James (Hung-Chun) Yu is a Senior Clinical Affair Scientist at Bionano Laboratories. James began studying chimpanzee chromosome 22 (chr22) for his doctoral degree at the University of Oklahoma, which later led to pursue of his post-doctoral research at the Children’s Hospital of Philadelphia (CHOP) focusing on human chr22 and related human disorders, such as DiGeorge syndrome. James later moved to University of Colorado, Anschutz Medical Campus where he continued his research on chr22 and started applying next-generation sequences (NGS) to identify novel disease-causing genes in pediatric rare diseases. He discovered a new type of cobalamin deficiency, cblX, caused by mutations in HCFC1 gene. His research also identified several new disease genes, including THAP11 (phenocopy of cblX), TMEM87B (cardiac defect), WDPCP (ciliopathy), CARS2 (mitochondria disease), and PMPCB (neurodegeneration disorder).
After his career in academics, James worked at Human Longevity, Inc. (HLI) using Whole Genome Sequencing (WGS) to investigate genetic risk in healthy adults, pediatric cases and other disease populations. In HLI’s flagship health program, Health Nucleus, James integrated WGS with advanced imaging, comprehensive metabolomics, and other clinical tests to provide insight into a person’s genetic risk in the era of precision medicine. His interests in genomic disorders and advanced technology bring him to his current position at Bionano Laboratories. James is a Clinical Affairs Scientist at Bionano Laboratories who collaborates with internal multidisciplinary teams and external clinical laboratories to perform clinical studies focusing on prenatal, postnatal, hematological malignancy, and solid tumors.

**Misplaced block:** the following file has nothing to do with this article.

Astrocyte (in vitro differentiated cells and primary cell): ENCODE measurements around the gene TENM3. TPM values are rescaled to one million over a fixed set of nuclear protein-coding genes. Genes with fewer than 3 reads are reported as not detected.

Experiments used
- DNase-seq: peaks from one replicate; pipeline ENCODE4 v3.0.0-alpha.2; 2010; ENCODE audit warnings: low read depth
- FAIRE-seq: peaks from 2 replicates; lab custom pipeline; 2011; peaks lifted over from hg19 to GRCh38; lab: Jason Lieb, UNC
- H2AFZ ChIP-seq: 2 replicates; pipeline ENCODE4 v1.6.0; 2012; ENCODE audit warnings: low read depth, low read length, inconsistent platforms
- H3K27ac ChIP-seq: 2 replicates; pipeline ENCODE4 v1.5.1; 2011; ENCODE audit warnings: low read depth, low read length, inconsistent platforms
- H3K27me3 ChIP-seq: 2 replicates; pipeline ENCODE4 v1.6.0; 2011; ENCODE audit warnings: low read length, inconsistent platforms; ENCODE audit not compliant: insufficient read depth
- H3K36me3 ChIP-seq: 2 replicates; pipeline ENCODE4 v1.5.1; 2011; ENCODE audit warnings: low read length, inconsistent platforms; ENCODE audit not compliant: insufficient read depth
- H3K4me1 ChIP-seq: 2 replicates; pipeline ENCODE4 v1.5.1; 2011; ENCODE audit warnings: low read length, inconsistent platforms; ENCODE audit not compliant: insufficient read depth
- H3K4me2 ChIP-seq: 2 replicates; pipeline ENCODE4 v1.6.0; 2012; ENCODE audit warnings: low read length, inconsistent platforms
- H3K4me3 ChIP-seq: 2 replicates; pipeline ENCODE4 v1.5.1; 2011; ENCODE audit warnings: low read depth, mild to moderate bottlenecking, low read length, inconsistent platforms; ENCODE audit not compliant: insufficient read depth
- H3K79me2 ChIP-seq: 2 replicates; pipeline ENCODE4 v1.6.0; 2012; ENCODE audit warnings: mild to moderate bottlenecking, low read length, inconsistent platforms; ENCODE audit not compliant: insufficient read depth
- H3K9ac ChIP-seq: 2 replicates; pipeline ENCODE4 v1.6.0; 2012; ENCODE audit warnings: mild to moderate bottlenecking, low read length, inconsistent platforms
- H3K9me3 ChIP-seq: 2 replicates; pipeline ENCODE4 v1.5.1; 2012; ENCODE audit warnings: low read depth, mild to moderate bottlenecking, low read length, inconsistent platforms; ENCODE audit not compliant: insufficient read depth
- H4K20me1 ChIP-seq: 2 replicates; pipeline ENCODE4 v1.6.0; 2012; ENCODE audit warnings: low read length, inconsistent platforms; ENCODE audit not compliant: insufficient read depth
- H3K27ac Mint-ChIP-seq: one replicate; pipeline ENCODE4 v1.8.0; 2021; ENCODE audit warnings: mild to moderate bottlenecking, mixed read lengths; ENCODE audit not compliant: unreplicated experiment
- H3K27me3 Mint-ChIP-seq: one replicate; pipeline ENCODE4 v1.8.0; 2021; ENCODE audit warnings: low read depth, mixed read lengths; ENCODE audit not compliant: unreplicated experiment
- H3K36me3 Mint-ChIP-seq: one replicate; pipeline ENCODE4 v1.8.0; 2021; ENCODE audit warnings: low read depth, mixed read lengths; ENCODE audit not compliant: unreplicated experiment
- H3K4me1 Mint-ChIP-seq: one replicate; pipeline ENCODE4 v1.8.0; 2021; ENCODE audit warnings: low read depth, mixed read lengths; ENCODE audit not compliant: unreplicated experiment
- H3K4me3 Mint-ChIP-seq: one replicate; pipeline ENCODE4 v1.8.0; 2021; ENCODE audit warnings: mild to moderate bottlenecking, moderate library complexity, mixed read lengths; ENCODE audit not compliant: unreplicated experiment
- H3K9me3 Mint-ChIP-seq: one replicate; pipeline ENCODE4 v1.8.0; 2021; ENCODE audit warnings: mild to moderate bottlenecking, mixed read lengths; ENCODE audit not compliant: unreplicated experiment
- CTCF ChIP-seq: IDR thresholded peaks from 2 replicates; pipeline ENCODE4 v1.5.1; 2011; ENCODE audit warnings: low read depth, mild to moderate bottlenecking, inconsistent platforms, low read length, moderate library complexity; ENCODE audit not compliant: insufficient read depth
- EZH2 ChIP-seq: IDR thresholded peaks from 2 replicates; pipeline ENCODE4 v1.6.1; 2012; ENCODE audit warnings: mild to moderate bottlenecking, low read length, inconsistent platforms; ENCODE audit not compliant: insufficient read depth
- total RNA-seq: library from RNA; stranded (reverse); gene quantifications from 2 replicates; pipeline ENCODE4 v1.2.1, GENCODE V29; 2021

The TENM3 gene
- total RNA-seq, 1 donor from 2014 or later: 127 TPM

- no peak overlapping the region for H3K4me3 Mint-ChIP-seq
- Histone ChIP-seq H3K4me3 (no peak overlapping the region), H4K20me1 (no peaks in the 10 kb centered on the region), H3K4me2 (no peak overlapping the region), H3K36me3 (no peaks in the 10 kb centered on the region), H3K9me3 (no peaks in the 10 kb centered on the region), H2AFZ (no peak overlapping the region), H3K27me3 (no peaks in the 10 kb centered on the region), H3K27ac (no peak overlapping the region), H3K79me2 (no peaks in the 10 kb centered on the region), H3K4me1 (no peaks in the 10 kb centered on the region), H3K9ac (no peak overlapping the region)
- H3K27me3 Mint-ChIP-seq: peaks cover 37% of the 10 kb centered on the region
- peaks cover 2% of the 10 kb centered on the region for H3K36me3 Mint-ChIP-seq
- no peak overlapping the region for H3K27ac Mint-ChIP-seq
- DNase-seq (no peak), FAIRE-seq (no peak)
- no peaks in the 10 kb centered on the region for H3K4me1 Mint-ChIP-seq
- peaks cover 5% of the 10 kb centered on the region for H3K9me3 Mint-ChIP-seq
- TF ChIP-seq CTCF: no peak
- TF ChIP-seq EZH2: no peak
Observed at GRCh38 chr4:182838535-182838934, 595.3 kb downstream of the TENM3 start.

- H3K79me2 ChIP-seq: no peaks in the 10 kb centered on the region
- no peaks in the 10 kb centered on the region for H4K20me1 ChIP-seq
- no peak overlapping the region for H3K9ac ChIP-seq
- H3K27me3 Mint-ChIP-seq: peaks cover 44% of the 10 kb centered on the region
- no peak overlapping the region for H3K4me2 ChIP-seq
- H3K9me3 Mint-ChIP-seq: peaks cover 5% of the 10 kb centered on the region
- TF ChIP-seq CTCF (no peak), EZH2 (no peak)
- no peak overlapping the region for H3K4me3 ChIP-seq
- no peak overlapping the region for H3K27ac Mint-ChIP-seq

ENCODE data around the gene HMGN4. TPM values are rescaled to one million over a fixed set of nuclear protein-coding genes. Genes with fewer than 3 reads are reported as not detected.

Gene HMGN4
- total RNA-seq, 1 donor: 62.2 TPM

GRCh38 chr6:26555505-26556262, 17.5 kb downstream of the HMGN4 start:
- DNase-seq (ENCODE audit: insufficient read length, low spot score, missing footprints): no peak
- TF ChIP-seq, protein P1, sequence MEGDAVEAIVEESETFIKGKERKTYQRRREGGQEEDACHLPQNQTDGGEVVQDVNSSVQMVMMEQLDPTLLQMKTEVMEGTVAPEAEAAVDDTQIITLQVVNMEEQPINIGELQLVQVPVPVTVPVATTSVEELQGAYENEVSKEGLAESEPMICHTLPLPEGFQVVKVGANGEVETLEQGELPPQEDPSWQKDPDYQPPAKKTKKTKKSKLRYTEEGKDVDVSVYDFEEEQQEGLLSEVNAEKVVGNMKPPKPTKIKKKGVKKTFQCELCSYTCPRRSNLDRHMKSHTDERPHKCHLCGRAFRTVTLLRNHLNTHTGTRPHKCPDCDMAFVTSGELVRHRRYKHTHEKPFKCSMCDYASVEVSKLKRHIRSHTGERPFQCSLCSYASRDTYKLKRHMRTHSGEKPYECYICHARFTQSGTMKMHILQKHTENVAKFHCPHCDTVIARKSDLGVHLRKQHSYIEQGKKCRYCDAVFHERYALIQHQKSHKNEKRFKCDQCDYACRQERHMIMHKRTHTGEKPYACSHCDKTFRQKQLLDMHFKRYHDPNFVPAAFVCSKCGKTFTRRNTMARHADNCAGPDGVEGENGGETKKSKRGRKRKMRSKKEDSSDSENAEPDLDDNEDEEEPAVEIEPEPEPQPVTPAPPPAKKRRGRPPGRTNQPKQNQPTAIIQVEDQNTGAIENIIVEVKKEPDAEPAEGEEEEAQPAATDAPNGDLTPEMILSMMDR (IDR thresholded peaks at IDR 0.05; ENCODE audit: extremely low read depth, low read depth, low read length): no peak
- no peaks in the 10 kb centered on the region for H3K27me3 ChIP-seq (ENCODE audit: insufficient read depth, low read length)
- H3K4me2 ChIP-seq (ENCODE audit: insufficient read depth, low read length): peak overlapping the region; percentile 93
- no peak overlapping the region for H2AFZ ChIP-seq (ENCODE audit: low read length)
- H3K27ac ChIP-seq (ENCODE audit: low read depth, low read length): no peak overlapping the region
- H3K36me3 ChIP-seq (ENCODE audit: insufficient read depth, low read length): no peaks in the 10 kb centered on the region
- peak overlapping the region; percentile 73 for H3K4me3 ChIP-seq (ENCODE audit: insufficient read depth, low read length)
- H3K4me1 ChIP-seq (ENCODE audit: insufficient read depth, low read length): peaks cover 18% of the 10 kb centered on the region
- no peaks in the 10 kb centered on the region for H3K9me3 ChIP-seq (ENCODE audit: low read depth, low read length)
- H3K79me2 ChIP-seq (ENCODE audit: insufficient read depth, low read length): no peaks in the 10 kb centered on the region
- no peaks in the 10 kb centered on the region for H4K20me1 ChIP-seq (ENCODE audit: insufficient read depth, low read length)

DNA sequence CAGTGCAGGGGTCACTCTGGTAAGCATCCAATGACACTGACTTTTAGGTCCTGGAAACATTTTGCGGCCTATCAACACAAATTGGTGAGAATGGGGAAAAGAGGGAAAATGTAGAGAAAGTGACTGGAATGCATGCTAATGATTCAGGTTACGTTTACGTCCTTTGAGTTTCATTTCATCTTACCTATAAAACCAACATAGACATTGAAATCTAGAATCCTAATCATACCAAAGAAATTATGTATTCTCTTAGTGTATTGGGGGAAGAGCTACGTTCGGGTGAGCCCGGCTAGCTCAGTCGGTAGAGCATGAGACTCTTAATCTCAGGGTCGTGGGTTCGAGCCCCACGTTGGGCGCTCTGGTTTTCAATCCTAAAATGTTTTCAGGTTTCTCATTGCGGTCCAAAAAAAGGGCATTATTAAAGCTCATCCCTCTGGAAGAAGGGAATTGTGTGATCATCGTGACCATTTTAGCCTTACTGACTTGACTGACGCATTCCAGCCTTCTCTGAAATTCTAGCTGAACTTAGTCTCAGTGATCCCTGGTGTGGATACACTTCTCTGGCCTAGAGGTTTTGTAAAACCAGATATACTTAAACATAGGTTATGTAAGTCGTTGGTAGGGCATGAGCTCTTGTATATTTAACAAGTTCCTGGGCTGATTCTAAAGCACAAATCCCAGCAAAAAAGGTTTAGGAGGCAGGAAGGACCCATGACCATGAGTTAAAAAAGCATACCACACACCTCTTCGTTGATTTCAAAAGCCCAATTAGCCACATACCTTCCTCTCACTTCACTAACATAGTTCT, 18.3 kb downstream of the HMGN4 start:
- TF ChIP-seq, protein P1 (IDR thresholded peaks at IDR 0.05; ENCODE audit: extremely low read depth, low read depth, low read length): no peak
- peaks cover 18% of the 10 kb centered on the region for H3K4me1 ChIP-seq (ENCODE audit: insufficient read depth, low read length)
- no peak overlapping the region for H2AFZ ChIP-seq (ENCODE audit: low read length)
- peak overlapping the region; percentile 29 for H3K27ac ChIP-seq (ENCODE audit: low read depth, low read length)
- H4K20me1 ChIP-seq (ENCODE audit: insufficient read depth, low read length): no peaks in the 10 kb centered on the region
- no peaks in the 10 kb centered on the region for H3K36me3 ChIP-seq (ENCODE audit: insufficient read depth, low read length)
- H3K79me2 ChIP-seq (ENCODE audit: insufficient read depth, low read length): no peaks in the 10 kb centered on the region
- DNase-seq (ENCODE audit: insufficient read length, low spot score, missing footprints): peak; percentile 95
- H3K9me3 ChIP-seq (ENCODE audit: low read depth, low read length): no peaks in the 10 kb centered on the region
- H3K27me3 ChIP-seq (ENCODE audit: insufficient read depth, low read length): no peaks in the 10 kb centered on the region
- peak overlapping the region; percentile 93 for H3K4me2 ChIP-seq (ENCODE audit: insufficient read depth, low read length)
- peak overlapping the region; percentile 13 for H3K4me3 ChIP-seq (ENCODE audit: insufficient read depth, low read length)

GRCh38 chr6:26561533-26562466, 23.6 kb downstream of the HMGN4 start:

James Yu, Alex Chitsazan, Andy Pang, Alex Hastie
Bionano Laboratories, San Diego, CA, United States
Cancer disease monitoring and detection of biomarkers associated with relapse are critical for the appropriate therapeutic management of such diseases. Currently, karyotyping, fluorescent in situ hybridization (FISH), flow cytometry, PCR, and next-generation sequencing are often used for these applications. PCR is sensitive but it’s a targeted approach requiring identification of a biomarker. Karyotyping and FISH are used to detect structural variants (SVs); however, karyotype has low sensitivity and FISH is only targeted.
We describe a novel workflow using optical genome mapping (OGM) to find SVs as biomarkers used for disease monitoring research assessment. The initial SV profile can be obtained by running the standard somatic workflow: 1.5 Tbp of high molecular weight genomic DNA is collected and molecules capturing SV breakpoints are locally assembled into genome maps to make high-confidence SV calls at least 5 kbp in size. Then, presumptive somatic variants are revealed by comparison against an OGM control sample SV database. Subsequently, to detect residual cancer cells in follow-up specimens, two or more datasets can be rerun and biomarkers identified in the first sample can be used to search for residual cancer SVs. Through direct alignment of molecules to original biomarkers, we can detect biomarkers in 2-3% of cells, ~5x higher sensitivity compared to detection of biomarkers ab initio. This approach is fast and sensitive in identifying remnants of pretreatment originator cells. This is the first time OGM is applied for residual disease research monitoring and has demonstrated higher sensitivity compared to standard of care cytogenetic test.